Reinaldo Arenas, whose realistic novels and poems were couched in surrealistic images and often centered on the death of the artist, has killed himself.
The Cuban-born writer who was imprisoned and ostracized in his native land after his disillusion with the Castro regime, was 47 when he died after taking a combination of pills and alcohol.
His agent, Thomas Colchie, told Reuters news agency over the weekend that his friend and client was suffering from AIDS when he decided to kill himself Friday in his modest apartment in the Hell’s Kitchen section of New York City.
“He knew he was dying,” Colchie said.
Arenas, whose “Singing From the Well” won France’s coveted Prix Medici award in 1969 as best foreign novel of that year, was raised by grandparents in Oriente Province where the family farmed and raised cattle.
Despite acclaim overseas, his first novel was never printed in Cuba because Arenas, like other homosexuals, had fallen into disfavor.
Neither were his other works, including the novel, “Hallucinations,” and his poem, “El Central,” which he wrote while serving time in a Castro labor camp.
“Hallucinations,” which was translated into seven languages including Japanese, is a fictionalized account of the 18th-Century Mexican heretic priest, Fray Severando Teresa de Mier, who spends much of the book wandering in and out of revolutions and prisons.
The book proved prophetic for Arenas himself was taken in 1974 from the labor camp to Havana’s fortress prison El Morro where he served two years in what he described in his autobiography as “inhuman conditions.”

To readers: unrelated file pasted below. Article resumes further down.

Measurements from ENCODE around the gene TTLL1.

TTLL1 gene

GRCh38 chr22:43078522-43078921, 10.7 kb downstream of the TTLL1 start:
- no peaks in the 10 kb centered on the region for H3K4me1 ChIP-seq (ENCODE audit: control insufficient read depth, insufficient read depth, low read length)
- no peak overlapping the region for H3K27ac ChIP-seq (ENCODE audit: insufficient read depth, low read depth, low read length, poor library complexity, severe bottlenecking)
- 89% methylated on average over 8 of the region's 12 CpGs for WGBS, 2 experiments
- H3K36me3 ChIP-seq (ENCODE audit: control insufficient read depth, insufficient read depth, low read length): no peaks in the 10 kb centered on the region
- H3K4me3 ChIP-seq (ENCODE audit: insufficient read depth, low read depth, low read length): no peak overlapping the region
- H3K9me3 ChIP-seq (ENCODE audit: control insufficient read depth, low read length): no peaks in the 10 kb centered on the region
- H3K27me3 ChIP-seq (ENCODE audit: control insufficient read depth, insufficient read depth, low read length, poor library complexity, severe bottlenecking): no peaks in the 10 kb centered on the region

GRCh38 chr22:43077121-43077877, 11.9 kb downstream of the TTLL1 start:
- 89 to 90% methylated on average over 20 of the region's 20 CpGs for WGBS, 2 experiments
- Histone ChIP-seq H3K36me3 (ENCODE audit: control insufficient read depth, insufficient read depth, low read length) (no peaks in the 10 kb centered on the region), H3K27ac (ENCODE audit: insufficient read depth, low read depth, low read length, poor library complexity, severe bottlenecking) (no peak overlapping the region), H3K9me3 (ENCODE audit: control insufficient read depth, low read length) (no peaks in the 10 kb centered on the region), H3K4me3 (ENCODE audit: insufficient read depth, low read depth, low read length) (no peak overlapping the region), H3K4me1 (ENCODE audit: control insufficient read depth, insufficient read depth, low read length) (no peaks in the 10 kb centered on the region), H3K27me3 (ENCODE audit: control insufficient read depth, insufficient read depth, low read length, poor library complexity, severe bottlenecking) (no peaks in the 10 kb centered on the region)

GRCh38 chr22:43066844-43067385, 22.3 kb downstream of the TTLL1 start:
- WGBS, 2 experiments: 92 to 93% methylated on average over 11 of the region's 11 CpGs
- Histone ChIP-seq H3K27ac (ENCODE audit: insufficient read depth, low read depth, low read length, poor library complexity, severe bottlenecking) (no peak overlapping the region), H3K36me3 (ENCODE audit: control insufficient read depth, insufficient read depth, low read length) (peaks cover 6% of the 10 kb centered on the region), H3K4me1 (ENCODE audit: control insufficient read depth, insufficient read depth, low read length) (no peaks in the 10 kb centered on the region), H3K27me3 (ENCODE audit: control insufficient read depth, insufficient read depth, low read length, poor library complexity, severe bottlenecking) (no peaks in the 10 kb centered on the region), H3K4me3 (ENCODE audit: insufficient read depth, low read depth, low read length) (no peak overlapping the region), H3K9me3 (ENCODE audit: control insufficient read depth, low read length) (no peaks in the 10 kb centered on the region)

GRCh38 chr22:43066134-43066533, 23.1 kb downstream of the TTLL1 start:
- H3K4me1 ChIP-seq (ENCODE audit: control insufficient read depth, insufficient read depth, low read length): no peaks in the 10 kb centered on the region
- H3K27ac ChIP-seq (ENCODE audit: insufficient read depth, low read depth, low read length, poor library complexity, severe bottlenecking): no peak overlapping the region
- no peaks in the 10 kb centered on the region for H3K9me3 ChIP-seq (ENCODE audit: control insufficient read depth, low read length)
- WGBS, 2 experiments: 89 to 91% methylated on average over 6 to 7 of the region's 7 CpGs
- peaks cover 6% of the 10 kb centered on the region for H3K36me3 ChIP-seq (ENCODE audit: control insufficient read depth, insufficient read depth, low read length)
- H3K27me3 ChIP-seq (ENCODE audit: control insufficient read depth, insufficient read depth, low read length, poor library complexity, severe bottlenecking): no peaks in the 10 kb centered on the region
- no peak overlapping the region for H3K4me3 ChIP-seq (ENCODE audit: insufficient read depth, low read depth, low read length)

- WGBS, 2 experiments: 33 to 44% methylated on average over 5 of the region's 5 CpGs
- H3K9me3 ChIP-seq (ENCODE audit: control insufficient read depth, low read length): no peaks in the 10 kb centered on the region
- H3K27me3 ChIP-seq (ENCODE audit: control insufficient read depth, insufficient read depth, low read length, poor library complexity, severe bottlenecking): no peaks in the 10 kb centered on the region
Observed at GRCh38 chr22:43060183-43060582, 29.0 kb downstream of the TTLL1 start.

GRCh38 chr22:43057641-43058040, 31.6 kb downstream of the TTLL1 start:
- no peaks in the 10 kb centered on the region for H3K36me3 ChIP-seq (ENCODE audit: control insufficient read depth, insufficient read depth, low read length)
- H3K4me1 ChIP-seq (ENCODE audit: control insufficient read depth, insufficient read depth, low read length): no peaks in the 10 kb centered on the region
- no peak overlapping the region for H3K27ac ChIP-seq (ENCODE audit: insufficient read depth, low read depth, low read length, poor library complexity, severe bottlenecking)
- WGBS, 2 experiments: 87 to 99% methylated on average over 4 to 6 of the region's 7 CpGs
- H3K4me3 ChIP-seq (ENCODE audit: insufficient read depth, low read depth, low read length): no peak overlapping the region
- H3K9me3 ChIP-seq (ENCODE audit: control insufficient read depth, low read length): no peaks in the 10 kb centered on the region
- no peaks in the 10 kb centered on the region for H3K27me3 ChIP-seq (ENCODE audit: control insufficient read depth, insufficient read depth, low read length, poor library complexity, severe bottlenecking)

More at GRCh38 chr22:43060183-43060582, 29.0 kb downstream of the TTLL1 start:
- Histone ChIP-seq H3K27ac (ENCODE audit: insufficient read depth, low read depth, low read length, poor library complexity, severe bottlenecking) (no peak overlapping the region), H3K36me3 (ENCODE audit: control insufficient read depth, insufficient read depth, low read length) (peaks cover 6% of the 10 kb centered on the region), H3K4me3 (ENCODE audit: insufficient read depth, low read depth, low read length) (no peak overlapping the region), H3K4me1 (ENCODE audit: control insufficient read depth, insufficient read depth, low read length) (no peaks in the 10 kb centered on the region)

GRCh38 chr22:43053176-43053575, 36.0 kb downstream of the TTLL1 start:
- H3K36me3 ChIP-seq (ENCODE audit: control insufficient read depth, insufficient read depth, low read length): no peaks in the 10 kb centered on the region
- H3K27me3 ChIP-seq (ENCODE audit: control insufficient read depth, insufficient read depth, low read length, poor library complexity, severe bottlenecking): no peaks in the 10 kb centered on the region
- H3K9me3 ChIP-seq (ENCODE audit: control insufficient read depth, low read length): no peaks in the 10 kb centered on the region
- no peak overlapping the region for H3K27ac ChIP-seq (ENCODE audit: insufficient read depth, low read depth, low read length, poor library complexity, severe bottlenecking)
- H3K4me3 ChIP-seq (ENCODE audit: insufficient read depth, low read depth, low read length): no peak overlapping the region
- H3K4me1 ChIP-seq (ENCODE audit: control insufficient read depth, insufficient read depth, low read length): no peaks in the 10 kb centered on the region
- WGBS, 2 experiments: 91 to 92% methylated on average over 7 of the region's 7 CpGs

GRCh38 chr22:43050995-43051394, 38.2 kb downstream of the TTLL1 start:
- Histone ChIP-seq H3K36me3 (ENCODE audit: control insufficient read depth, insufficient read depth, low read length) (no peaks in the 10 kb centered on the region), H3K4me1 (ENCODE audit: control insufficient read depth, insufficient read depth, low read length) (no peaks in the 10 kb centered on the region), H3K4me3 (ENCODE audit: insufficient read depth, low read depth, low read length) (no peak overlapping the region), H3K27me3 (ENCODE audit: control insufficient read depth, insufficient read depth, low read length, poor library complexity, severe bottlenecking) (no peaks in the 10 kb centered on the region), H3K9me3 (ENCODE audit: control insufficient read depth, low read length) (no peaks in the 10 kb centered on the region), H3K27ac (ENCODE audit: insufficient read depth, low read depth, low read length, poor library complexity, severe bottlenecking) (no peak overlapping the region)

He was jailed as a subversive, he wrote, because his writings were being smuggled out of Cuba and published abroad.
Arenas was released in 1980 and came to the United States with the other Mariel refugees.
As a teen-ager Arenas had supported Fidel Castro’s revolution but turned against the Cuban leader because of what he saw as excesses toward his fellow artists.
“The revolution was seen with favorable eyes,” he wrote, “since there was the possibility of studying, of bettering oneself. . . .”
Although he found freedom in the United States, he led an impoverished and isolated life, because many in the literary world scorned him for his anti-Castroism.
Two more of his novels “The Graveyard of the Angels” and “Farewell to the Sea” were published in this country since his arrival.
“His work transcended the question of Cuban politics. He wrote about freedom,” Colchie said, adding that each novel in Arenas’ five-part series “Pentagonia"--the first of which was “Farewell to the Sea"--climaxed with an artist’s death.